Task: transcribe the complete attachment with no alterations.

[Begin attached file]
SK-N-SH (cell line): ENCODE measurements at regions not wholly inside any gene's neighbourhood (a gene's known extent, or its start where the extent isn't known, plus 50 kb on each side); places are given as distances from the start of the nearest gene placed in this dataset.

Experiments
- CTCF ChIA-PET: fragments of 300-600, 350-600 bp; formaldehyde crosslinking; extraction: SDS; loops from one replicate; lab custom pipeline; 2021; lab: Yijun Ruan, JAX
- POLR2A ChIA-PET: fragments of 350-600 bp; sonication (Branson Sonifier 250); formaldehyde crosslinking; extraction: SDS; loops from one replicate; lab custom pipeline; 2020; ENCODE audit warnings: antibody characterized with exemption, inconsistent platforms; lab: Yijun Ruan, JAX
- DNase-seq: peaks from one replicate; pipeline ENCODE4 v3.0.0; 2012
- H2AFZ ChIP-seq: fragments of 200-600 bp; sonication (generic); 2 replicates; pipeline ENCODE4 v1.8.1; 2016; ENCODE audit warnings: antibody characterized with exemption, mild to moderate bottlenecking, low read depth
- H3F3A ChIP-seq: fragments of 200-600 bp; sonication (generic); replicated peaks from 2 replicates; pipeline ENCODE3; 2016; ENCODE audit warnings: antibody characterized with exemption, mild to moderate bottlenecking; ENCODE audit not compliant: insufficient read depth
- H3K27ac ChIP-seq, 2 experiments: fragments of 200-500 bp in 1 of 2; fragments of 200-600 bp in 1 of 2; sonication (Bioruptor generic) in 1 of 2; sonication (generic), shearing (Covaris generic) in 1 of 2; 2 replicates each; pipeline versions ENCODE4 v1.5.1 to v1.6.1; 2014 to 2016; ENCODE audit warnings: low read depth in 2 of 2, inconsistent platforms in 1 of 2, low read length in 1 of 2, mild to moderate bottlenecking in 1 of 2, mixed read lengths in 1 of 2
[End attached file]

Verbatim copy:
SK-N-SH (cell line): ENCODE measurements at regions not wholly inside any gene's neighbourhood (a gene's known extent, or its start where the extent isn't known, plus 50 kb on each side); places are given as distances from the start of the nearest gene placed in this dataset.

Experiments
- CTCF ChIA-PET: fragments of 300-600, 350-600 bp; formaldehyde crosslinking; extraction: SDS; loops from one replicate; lab custom pipeline; 2021; lab: Yijun Ruan, JAX
- POLR2A ChIA-PET: fragments of 350-600 bp; sonication (Branson Sonifier 250); formaldehyde crosslinking; extraction: SDS; loops from one replicate; lab custom pipeline; 2020; ENCODE audit warnings: antibody characterized with exemption, inconsistent platforms; lab: Yijun Ruan, JAX
- DNase-seq: peaks from one replicate; pipeline ENCODE4 v3.0.0; 2012
- H2AFZ ChIP-seq: fragments of 200-600 bp; sonication (generic); 2 replicates; pipeline ENCODE4 v1.8.1; 2016; ENCODE audit warnings: antibody characterized with exemption, mild to moderate bottlenecking, low read depth
- H3F3A ChIP-seq: fragments of 200-600 bp; sonication (generic); replicated peaks from 2 replicates; pipeline ENCODE3; 2016; ENCODE audit warnings: antibody characterized with exemption, mild to moderate bottlenecking; ENCODE audit not compliant: insufficient read depth
- H3K27ac ChIP-seq, 2 experiments: fragments of 200-500 bp in 1 of 2; fragments of 200-600 bp in 1 of 2; sonication (Bioruptor generic) in 1 of 2; sonication (generic), shearing (Covaris generic) in 1 of 2; 2 replicates each; pipeline versions ENCODE4 v1.5.1 to v1.6.1; 2014 to 2016; ENCODE audit warnings: low read depth in 2 of 2, inconsistent platforms in 1 of 2, low read length in 1 of 2, mild to moderate bottlenecking in 1 of 2, mixed read lengths in 1 of 2